Is global warming headed for a new high?

Posted on July 28th, 2009 in Environment by Robert Miller

A recent paper published in Geophysical Research Letters, but summarized in The Guardian,  grapples with some of the ideas floating around related to global warming. The hottest year on record was 1998 and because it has been more than a decade since then, with somewhat cooler temperatures prevailing, opponents of global climate change have argued that the forces for drastic change have been over-rated. Some even want to argue that the planet is cooling, not warming. In the new article, the authors point out that we have enjoyed a period of comparatively low temperatures because sun spot activity, which showers us with additional photons, has been in its eleven year quiet cycle. But during that eleven year pause, carbon dioxide emissions into the atmosphere have increased more than previous projections anticipated, so the resumption of sun spot activity is likely to usher in new forces for increased global temperatures, such that we could erase the 1998 record. This paper attempts to deal with several forces at work, not all of them man made. However, arguments are presented that El Nino, an event where the Pacific Ocean warms because of a collapse of the normal easterly trade winds off the coast of Ecuador, used to be on a ten to 11 year cycle, but in more modern times, that cycle has been reduced to four years. The basic argument offered by this new research, suggests that, with the resumption of sun spot activity, we will see a new wave of heat and weather induced destruction around the globe in the next few years. As the quality of our atmospheric air improves, with additional removal of ash and soot pollution (some of which comes from dirty Chinese pollution sources), we will see further intensification of global temperatures because these pollutants are blocking out some of the sun, like a mild pair of sunglasses.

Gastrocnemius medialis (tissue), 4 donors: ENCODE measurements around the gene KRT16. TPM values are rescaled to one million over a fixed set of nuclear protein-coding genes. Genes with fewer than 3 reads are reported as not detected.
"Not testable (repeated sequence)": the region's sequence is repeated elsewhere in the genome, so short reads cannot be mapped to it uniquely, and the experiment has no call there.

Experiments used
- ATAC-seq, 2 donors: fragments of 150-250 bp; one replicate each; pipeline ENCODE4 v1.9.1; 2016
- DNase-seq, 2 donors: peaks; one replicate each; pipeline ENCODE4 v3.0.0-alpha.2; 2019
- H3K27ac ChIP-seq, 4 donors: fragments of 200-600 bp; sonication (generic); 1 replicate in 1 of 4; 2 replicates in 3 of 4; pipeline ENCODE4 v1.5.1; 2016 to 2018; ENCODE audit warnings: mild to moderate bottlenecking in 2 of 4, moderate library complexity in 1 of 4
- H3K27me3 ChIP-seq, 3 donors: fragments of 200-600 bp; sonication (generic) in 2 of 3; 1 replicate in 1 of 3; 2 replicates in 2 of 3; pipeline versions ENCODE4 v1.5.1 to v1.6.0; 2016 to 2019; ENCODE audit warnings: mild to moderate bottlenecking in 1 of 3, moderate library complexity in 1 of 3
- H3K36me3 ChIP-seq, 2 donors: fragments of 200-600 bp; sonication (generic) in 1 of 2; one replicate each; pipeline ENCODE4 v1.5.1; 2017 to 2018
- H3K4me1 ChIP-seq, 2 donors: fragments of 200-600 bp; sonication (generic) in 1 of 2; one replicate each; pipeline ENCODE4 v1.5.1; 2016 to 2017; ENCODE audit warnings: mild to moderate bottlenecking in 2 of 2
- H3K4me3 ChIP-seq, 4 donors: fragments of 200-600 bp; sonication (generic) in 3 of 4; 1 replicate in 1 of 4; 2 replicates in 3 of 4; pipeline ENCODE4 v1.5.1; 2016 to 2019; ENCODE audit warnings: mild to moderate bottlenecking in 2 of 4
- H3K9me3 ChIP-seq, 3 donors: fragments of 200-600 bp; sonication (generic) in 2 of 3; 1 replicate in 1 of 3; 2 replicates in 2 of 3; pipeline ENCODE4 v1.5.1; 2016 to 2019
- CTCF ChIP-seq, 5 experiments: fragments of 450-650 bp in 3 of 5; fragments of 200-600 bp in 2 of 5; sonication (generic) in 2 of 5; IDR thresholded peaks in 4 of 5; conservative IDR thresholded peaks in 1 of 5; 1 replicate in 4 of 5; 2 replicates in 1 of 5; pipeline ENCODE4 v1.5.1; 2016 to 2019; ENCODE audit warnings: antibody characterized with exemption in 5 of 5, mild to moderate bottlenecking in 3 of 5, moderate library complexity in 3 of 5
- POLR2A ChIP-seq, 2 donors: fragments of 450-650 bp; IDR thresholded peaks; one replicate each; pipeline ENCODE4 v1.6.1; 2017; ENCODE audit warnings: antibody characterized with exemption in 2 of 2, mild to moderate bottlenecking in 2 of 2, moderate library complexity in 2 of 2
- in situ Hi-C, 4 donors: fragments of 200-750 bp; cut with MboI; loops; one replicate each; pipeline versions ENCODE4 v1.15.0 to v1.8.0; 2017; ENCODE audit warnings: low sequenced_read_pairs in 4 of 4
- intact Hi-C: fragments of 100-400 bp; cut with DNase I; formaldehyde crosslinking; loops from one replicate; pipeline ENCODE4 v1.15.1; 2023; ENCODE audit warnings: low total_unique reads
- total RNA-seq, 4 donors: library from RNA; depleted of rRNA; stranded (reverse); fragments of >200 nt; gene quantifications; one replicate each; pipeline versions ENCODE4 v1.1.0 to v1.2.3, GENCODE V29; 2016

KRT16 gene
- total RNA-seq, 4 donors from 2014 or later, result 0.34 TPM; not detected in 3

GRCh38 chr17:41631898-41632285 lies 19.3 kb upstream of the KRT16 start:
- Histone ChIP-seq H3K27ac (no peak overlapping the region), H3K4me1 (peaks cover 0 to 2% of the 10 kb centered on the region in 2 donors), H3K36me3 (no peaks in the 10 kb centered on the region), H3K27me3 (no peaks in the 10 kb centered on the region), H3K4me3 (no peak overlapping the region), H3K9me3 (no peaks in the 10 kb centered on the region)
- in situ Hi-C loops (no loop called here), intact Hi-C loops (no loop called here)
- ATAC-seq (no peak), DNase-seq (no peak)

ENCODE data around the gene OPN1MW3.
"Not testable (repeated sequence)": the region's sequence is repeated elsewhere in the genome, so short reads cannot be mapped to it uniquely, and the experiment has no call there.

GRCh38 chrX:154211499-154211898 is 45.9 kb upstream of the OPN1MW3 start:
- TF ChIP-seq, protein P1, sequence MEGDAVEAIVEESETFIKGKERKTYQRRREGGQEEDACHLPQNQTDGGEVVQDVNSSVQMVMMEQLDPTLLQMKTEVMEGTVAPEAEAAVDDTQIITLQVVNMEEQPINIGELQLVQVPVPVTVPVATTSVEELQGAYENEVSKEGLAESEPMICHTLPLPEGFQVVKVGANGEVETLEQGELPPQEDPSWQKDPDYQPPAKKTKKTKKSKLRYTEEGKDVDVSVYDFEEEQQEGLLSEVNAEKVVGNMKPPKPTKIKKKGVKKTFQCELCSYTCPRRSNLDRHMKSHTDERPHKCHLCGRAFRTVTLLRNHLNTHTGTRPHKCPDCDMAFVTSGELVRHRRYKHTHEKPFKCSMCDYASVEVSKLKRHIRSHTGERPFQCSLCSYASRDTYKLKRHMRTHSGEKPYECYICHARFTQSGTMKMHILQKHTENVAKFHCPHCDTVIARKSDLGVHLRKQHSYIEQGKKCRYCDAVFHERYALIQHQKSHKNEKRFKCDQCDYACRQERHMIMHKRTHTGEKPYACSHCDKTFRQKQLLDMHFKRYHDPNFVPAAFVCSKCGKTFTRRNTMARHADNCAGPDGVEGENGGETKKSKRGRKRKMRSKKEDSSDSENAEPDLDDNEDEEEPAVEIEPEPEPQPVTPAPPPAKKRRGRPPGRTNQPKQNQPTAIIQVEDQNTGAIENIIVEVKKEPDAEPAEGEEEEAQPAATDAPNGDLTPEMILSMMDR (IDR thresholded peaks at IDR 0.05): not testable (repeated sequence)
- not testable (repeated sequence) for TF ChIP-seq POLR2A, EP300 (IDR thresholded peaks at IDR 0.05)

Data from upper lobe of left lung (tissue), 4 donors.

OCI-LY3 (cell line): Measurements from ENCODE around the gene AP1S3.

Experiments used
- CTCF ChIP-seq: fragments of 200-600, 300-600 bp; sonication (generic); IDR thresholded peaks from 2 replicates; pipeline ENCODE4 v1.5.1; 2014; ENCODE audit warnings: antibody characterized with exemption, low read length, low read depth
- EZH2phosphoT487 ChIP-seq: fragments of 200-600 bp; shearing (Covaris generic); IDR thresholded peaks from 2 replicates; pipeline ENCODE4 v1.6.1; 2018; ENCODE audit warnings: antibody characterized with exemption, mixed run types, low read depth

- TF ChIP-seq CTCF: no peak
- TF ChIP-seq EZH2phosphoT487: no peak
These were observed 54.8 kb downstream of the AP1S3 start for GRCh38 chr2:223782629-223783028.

If you want to get a nice graphical explanation of the forces behind the El Nino southern oscillation weather pattern that impacts on our own weather and has global influences, with alternate warm (hot) and cool weather cycling, The Guardian has a nice, comprehensible visual explaining the essence of El Nino. Many of the global warming or cooling projections (such as Europe’s winters getting colder) are based on modeling results which give altered trade wind patterns due to polar warming conditions and these polar changes seem to be happening on a much faster scale, indicating that our models are too simple to give us good insight into what’s going on. We need much better, more sophisticated models and maybe by the time we get them, our future will have arrived.

RFM

A hundred years of “The Progressive”

Posted on July 26th, 2009 in Culture,History,Media by Robert Miller

This year The Progressive magazine celebrates its 100 year anniversary. If you don’t know about this publication, it was started in 1909 by Senator Robert M. La Follette of Wisconsin and was originally called La Follette’s Weekly. La Follette was one of the luminary progressives of his era, as was his wife Belle Case La Follette.  After his death in 1929, the magazine became The  Progressive. To celebrate its 100th anniversary, a special conference was organized and held in Madison Wisconsin on May 1-2 of this year. I had another obligation so I couldn’t go, but my son Drew went and text messaged back information on some of the highlights. Robert Redford was the honorary chair of the celebration event and notables in attendance included Senator Russ Feingold, Rep Dennis Kucinich, Howard Zinn, Cindy Sheehan, Barbara Ehrenreich, Katrina vanden Heuvel, George McGovern, Jesse Jackson, Naomi Klein, Ruth Conniff, Amy Goodman and many others. If you know nothing about the publication, or the history of progressive politics in the United States, you can purchase the April edition of the magazine, which is a historic summary of the first 100 years, including excerpts from writers who contributed articles over the years (you may have to subscribe to the magazine to get the 100 year anniversary issue that came out in April).  La Follete’s writings are messages of clarity and strong commitment and continuity of message. Every progressive you have ever heard of at one time or another contributed to the magazine and the article summaries in the centennial edition (April, 2009) give a quick sketch of some of the published material that appeared, organized year by year. It’s a fascinating view of our political history, albeit from a progressive point of view.